Dimensions: gate: 83 1/4 x 36 3/4 in. (211.5 x 93.3 cm), transom: 17 7/8 x 36 3/4 in. (45.4 x 93.3 cm)
Originally from the J. Walter Thompson Company offices at the Graybar Building, 420 Lexington Avenue, New York.
From the Catalogue:
When leading advertising company J. Walter Thompson moved to the newly constructed Graybar Building in 1927—then the world's largest office building—Helen Lansdowne Resor, an influential and highly successful creative copywriter, took up the task of commissioning architectural and decorating work for the offices' interiors. Such notable designers as Norman Bel Geddes and Elsie de Wolfe contributed to the project, and Samuel Yellin created a number of unique wrought iron ensembles, including the present lot, to serve as office partitions (job number 2660 in Yellin's registry). A master of the iron medium, Yellin was incredibly passionate and poetic about his craft, commenting ""When I go to rest at night, I can hardly sleep because my mind is aswarm with visions of all the gates and grilles and locks and keys I want to do. I verily believe I shall take my hammer with me when I go, and at the gate of Heaven, if I am denied admission, I shall fashion my own key.""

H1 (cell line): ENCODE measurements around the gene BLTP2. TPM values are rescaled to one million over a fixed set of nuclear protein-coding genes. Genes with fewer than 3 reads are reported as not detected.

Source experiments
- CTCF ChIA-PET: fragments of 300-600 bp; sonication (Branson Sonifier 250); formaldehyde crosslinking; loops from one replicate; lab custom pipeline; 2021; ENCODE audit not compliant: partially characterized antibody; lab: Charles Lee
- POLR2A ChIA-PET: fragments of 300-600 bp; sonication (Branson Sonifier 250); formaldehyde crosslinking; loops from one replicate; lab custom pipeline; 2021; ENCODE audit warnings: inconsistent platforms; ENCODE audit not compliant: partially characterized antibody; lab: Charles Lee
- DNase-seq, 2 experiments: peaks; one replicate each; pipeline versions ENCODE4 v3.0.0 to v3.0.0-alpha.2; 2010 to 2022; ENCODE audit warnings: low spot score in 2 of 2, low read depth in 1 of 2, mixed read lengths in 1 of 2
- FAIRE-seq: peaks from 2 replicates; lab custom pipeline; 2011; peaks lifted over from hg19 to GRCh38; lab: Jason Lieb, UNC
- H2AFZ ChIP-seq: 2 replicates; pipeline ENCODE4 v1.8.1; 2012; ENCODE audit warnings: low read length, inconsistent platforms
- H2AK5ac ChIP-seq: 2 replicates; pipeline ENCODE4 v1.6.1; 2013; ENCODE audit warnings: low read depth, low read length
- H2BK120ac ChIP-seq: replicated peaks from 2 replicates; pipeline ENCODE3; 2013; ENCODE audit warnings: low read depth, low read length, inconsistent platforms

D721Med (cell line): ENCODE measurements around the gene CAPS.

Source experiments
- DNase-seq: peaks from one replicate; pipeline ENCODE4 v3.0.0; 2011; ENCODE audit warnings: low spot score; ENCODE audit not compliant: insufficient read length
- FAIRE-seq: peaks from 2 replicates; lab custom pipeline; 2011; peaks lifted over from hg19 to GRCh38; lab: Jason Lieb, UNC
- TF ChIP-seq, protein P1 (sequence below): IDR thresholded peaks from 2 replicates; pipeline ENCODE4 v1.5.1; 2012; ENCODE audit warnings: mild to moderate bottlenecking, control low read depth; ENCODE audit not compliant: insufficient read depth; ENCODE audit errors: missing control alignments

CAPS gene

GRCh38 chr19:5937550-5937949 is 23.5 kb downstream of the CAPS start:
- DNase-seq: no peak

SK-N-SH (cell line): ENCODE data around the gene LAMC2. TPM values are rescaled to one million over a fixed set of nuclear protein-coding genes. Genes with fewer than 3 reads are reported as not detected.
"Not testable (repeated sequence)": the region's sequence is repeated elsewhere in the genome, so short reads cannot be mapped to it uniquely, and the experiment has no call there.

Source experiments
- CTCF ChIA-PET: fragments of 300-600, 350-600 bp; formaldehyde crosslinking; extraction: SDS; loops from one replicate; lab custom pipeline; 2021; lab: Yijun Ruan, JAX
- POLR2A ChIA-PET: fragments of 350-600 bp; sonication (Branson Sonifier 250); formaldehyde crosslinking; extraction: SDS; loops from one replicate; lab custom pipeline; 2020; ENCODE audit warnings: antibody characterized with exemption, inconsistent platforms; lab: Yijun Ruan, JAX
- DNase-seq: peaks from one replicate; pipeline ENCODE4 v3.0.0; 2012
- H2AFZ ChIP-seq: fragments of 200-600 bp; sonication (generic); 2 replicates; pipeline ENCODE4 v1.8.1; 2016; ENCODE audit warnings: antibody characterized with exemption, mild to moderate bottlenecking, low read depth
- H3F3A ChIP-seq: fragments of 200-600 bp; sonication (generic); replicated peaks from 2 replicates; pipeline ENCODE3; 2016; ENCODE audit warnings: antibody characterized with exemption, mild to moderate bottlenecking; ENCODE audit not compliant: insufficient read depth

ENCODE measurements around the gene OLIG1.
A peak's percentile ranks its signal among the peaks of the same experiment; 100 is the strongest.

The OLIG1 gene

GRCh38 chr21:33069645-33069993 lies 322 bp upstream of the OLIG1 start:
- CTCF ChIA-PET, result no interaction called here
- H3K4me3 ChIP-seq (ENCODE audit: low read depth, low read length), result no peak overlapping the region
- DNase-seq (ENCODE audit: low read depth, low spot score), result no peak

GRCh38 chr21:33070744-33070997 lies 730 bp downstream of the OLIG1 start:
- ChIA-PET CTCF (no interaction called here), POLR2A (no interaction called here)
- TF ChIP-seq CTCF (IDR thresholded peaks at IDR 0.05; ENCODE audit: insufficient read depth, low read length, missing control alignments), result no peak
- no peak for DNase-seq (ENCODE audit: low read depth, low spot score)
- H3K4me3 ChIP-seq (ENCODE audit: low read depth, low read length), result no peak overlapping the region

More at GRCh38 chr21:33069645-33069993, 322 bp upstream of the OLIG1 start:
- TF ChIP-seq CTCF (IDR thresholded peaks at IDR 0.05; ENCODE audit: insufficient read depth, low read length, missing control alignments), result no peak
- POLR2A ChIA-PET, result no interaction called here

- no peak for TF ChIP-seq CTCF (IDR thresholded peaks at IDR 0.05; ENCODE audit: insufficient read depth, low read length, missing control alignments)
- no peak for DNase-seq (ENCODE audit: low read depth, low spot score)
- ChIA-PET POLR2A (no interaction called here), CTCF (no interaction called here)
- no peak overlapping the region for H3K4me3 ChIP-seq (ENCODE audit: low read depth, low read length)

—Courtesy of Sotheby's
J. Walter Thompson Company, Samuel Yellin, Cellini of wrought iron and his work as seen at J. Walter Thompson, New York (for a discussion and illustrations of the commission)
Wendy Kaplan, The Arts & Crafts Movement in Europe & America: Design for the Modern World, Los Angeles, 2004, p. 258 (for a related Yellin prototype grille for the Pierpont Morgan Library Annex, New York, featuring bird and floral motifs, circa 1928, in the collection of the Metropolitan Museum of Art)
Commissioned from the artist by the J. Walter Thompson Company offices, Graybar Building, New York, circa 1927-1938
Gift to Duke University, 2010
Acquired from the above by the present owner